Darren reading the newspaper with his friends
My visit to the special education schools is always heartwarming as I get to interact with children and learn from the teachers about progress made during the term. Whenever I ask about individual children and what they have achieved, I am grateful and excited at the same time. Their progress shows that there is hope for these children to not only overcome the obstacles their disabilities present, but to thrive and succeed thus become self-reliant in future.
I met Darren for the first time on this visit, he clung to me and would not let go until the teacher whisked him away! Darren was first diagnosed with autism at the age of 4 years. His parents took him to a special day unit close to home but sadly this changed at the age of 7 when his parents separated and Darren was left under the care of his father. Darren’s father was unable to juggle work and caring for an autistic child as a single father and became overwhelmed. He decided to contact the Educational Assessment and Resource Centre (EARC) in order to find the best placement for his son. He was referred to Percy Davies Special School which provides boarding facilities for children with disabilities and in mid 2017, Darren joined the school as a boarder.
Percy Davies Special School has become a safe haven for Darren and other children as the school provides holistic care and the individualist education program from specially qualified teachers who not only teach the necessary skills but love, care and support the children in their different abilities.
According to teacher Sarah, when Darren joined Percy Davies, he had not developed basic skills; he had no speech and was very aggressive and frustrated as he couldn’t communicate his needs, hence the teachers had to constantly keep an eye on him lest he injured himself or other children. He was also malnourished and was reliant on diapers. It took close to one year of patience, persistence and motivation to teach him soft skills, speech therapy and activities of daily living. The teacher’s work eventually paid off as she proudly shared the major milestones Darren has achieved since he joined Percy Davies.
Darren has learnt signs to express himself and has found a way to get the teachers’ attention by dancing! He points out what he wants or takes the teacher’s hand to show her what he needs. He can understand and follow simple instructions and is able to use the washrooms independently now. In the last few months particularly, his health has significantly improved as he eats well with the appetite of a very active boy! More excitingly is that Darren has become social amongst his peers, he loves reading the newspapers and the teachers are encouraging him by ensuring the daily paper is available for him to peruse during his free time.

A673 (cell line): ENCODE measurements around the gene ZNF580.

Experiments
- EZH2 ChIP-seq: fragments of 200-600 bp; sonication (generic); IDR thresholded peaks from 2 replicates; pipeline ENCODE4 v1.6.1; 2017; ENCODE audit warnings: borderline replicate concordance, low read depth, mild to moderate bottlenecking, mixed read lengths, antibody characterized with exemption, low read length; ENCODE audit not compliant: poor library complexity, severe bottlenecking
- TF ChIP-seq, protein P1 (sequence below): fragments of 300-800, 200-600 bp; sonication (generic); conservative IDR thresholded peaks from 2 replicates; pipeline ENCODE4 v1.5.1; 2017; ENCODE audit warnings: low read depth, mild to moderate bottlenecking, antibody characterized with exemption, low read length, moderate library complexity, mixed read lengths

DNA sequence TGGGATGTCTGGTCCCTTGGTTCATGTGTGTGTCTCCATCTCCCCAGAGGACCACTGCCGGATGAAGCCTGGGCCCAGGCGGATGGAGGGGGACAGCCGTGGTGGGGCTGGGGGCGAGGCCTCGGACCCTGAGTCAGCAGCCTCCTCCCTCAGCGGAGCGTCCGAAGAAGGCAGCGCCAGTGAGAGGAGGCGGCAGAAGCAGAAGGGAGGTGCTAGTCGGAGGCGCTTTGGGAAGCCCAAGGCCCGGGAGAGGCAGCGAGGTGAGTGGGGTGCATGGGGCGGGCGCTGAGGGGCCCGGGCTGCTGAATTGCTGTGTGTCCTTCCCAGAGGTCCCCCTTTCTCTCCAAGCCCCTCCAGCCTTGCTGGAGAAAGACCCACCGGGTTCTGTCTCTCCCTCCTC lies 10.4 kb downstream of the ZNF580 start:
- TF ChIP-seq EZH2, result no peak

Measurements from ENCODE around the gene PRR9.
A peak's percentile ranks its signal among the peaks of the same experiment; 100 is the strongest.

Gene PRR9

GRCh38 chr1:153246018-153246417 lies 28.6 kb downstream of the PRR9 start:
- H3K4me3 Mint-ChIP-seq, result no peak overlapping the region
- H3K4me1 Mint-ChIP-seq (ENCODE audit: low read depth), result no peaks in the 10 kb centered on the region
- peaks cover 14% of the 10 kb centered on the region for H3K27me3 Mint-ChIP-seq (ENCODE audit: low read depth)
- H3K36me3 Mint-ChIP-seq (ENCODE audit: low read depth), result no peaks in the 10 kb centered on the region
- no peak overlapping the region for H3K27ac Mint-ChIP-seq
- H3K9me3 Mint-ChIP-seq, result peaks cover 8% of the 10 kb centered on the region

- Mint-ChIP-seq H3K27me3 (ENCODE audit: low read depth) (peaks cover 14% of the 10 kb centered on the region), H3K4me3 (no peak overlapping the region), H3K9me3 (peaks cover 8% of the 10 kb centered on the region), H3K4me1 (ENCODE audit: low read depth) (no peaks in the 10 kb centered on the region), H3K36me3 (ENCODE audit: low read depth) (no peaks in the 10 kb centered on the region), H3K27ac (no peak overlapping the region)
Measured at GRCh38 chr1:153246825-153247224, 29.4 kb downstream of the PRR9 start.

In other news, both Percy Davies and Kirunguru have also been preparing their school farms in order to plant fruit seedlings during the short rains. This week mango and orange tree seedlings were planted at Percy Davies. The fruit will be used for the meals and any excess can be sold to generate income for supplies. This is one of the new projects that Raising Futures Kenya is implementing in special schools to secure the sustainability and future growth of the special schools.
The schools have just closed for the holidays and the parents came for the end of term ceremony before taking their children home. The third term is the shortest in the school academic calendar as the learners spend 8 weeks in school before they break for the Christmas holidays. The ministry of education want to ensure that learners sitting the National Examinations, at both primary and secondary levels, are given ample time to prepare for their final exams. This year children with disabilities also joined the first cohort of the Competence Based Curriculum in mainstream schools. This was a nationwide exercise that selected learners from both Kirunguru and Percy Davies special schools participated in. Children are assessed in three areas namely; Activities of Daily Living, Communication and Integrated Learning Areas.
On behalf of the children and staff of Percy Davies and Kirunguru special schools, we would like to thank you for your generous giving towards this programme as it is through your kind, on-going support, learners like Darren get not only special care and therapy but also learn differently. It is our desire that all the children are given equal opportunity to reach their full potential through tailored education and training.
Thank you for being a special part of our community.
Girls from Kirunguru on their last day of term
Orange and mango tree seedlings ready for planting